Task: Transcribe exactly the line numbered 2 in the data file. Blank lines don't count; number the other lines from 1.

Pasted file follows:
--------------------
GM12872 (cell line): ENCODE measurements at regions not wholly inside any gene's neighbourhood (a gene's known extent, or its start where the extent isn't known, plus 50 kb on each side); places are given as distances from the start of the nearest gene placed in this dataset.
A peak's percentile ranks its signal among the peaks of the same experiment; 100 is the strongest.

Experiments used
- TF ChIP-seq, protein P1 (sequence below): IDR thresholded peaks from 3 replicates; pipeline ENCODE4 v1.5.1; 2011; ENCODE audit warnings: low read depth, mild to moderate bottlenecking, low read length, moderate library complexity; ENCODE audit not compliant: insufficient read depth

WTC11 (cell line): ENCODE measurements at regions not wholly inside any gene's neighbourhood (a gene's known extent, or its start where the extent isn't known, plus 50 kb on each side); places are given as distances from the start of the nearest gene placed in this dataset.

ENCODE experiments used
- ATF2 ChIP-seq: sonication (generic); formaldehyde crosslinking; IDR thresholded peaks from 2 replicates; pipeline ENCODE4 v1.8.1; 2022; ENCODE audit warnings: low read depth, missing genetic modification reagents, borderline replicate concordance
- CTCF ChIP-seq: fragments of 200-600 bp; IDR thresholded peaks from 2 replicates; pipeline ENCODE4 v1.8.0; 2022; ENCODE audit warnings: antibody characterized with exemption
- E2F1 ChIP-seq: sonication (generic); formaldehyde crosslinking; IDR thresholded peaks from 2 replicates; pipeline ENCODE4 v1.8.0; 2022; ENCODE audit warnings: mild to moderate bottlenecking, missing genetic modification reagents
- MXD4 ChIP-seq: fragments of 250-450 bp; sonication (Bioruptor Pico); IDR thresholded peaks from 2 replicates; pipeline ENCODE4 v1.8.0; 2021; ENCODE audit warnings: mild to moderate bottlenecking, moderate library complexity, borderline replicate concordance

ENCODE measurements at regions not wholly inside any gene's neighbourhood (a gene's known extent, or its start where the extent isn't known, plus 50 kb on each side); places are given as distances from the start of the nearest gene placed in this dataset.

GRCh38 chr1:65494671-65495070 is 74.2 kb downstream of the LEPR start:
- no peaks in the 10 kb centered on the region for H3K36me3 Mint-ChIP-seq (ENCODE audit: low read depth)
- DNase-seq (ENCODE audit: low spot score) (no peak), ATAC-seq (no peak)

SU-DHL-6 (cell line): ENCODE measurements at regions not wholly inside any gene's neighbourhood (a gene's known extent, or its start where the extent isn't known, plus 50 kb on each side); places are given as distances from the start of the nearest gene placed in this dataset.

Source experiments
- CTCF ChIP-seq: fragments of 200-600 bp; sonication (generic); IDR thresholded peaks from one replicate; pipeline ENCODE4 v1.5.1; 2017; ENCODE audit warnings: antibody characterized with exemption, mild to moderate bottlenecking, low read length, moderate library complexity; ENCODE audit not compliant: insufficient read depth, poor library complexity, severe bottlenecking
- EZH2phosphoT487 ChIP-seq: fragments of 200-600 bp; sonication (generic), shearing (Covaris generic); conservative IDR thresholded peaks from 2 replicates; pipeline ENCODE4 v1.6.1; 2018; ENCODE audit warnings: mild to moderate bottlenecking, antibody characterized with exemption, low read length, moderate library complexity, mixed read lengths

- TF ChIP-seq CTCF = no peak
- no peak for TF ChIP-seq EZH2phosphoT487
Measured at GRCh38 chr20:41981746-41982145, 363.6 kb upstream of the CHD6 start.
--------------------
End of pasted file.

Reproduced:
A peak's percentile ranks its signal among the peaks of the same experiment; 100 is the strongest.